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Open Access Highly Accessed Research article

Community pharmacist attitudes towards collaboration with general practitioners: development and validation of a measure and a model

Connie Van1*, Daniel Costa2, Penny Abbott3, Bernadette Mitchell1 and Ines Krass1

Author Affiliations

1 Faculty of Pharmacy, The University of Sydney, Sydney, Australia

2 School of Psychology, The University of Sydney, Sydney, Australia

3 School of Medicine, University of Western Sydney, Sydney, Australia

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BMC Health Services Research 2012, 12:320  doi:10.1186/1472-6963-12-320

Published: 16 September 2012

Abstract

Background

Community Pharmacists and General Practitioners (GPs) are increasingly being encouraged to adopt more collaborative approaches to health care delivery as collaboration in primary care has been shown to be effective in improving patient outcomes. However, little is known about pharmacist attitudes towards collaborating with their GP counterparts and variables that influence this interprofessional collaboration. This study aims to develop and validate 1) an instrument to measure pharmacist attitudes towards collaboration with GPs and 2) a model that illustrates how pharmacist attitudes (and other variables) influence collaborative behaviour with GPs.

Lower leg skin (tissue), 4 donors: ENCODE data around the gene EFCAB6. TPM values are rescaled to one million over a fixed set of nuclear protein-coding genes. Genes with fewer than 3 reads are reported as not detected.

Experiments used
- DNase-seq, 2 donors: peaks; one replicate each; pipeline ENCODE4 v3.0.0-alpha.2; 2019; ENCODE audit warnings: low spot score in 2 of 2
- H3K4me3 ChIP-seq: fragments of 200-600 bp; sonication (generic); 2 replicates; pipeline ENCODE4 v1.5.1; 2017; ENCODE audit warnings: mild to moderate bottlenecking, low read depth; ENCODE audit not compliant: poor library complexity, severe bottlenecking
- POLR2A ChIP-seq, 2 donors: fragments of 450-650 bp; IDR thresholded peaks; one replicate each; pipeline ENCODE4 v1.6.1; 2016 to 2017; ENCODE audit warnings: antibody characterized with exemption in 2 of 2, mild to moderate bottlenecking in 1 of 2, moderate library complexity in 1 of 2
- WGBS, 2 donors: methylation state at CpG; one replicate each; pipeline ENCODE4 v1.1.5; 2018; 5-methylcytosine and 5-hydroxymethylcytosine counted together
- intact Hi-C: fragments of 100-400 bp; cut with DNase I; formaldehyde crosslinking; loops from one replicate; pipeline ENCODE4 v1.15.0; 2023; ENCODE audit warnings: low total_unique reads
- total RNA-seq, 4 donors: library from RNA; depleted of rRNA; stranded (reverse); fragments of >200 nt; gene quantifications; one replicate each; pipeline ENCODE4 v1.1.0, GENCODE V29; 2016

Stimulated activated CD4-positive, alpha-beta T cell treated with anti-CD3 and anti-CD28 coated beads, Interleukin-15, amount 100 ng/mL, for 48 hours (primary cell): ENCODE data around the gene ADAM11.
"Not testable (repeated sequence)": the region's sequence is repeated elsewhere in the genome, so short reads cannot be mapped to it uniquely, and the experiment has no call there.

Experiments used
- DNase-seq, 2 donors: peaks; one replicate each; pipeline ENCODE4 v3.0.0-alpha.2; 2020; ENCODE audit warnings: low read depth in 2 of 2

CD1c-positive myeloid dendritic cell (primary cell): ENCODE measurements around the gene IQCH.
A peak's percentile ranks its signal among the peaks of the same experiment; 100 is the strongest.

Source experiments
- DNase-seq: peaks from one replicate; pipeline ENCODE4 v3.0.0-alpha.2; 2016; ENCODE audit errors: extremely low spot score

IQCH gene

Methods

A questionnaire containing the newly developed “Attitudes Towards Collaboration Instrument for Pharmacists” (ATCI-P) and a previously validated behavioural measure “Frequency of Interprofessional Collaboration Instrument for Pharmacists” (FICI-P) was administered to a sample of 1215 Australian pharmacists. The ATCI-P was developed based on existing literature and qualitative interviews with GPs and community pharmacists. Principal Component Analysis was used to assess the structure of the ATCI-P and the Cronbach’s alpha coefficient was used to assess the internal consistency of the instrument. Structural equation modelling was used to determine how pharmacist attitudes (as measured by the ATCI-P) and other variables, influence collaborative behaviour (as measured by the FICI-P).

Results

Four hundred and ninety-two surveys were completed and returned for a response rate of 40%. Principal Component Analysis revealed the ATCI-P consisted of two factors: ‘interactional determinants’ and ‘practitioner determinants’, both with good internal consistency (Cronbach’s alpha = .90 and .93 respectively). The model demonstrated adequate fit (χ2/df = 1.89, CFI = .955, RMSEA = .062, 90% CI [.049-.074]) and illustrated that ‘interactional determinants’ was the strongest predictor of collaboration and was in turn influenced by ‘practitioner determinants’. The extent of the pharmacist’s contact with physicians during their pre-registration training was also found to be a significant predictor of collaboration (B = .23, SE = .43, p <.001).

Conclusions

The results of the study provide evidence for the validity of the ATCI-P in measuring pharmacist attitudes towards collaboration with GPs and support a model of collaboration, from the pharmacist’s perspective, in which collaborative behaviour is influenced directly by ‘interactional’ and ‘environmental determinants’, and indirectly by ‘practitioner determinants’.